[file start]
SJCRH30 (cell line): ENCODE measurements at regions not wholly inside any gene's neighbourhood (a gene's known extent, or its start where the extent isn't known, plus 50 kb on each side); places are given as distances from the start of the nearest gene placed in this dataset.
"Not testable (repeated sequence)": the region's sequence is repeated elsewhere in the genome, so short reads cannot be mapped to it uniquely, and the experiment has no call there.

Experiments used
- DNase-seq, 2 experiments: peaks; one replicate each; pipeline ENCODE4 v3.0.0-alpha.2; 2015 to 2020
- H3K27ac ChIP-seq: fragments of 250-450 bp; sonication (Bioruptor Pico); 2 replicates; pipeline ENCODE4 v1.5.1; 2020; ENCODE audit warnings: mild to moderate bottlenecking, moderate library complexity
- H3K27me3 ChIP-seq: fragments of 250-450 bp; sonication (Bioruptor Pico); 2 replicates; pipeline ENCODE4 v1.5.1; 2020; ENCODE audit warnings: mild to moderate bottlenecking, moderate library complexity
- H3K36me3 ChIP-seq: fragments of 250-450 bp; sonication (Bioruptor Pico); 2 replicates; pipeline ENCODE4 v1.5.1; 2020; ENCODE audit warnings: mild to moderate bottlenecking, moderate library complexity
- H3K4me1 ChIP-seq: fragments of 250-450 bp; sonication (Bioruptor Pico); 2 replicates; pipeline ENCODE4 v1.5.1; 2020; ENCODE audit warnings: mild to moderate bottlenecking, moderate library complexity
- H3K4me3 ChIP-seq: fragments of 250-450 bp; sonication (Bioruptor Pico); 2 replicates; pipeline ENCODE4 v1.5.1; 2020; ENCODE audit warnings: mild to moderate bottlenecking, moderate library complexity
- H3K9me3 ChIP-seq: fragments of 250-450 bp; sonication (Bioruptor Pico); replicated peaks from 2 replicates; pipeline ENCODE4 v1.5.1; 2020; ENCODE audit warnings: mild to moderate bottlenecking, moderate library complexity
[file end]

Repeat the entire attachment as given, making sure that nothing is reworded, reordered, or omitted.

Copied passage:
SJCRH30 (cell line): ENCODE measurements at regions not wholly inside any gene's neighbourhood (a gene's known extent, or its start where the extent isn't known, plus 50 kb on each side); places are given as distances from the start of the nearest gene placed in this dataset.
"Not testable (repeated sequence)": the region's sequence is repeated elsewhere in the genome, so short reads cannot be mapped to it uniquely, and the experiment has no call there.

Experiments used
- DNase-seq, 2 experiments: peaks; one replicate each; pipeline ENCODE4 v3.0.0-alpha.2; 2015 to 2020
- H3K27ac ChIP-seq: fragments of 250-450 bp; sonication (Bioruptor Pico); 2 replicates; pipeline ENCODE4 v1.5.1; 2020; ENCODE audit warnings: mild to moderate bottlenecking, moderate library complexity
- H3K27me3 ChIP-seq: fragments of 250-450 bp; sonication (Bioruptor Pico); 2 replicates; pipeline ENCODE4 v1.5.1; 2020; ENCODE audit warnings: mild to moderate bottlenecking, moderate library complexity
- H3K36me3 ChIP-seq: fragments of 250-450 bp; sonication (Bioruptor Pico); 2 replicates; pipeline ENCODE4 v1.5.1; 2020; ENCODE audit warnings: mild to moderate bottlenecking, moderate library complexity
- H3K4me1 ChIP-seq: fragments of 250-450 bp; sonication (Bioruptor Pico); 2 replicates; pipeline ENCODE4 v1.5.1; 2020; ENCODE audit warnings: mild to moderate bottlenecking, moderate library complexity
- H3K4me3 ChIP-seq: fragments of 250-450 bp; sonication (Bioruptor Pico); 2 replicates; pipeline ENCODE4 v1.5.1; 2020; ENCODE audit warnings: mild to moderate bottlenecking, moderate library complexity
- H3K9me3 ChIP-seq: fragments of 250-450 bp; sonication (Bioruptor Pico); replicated peaks from 2 replicates; pipeline ENCODE4 v1.5.1; 2020; ENCODE audit warnings: mild to moderate bottlenecking, moderate library complexity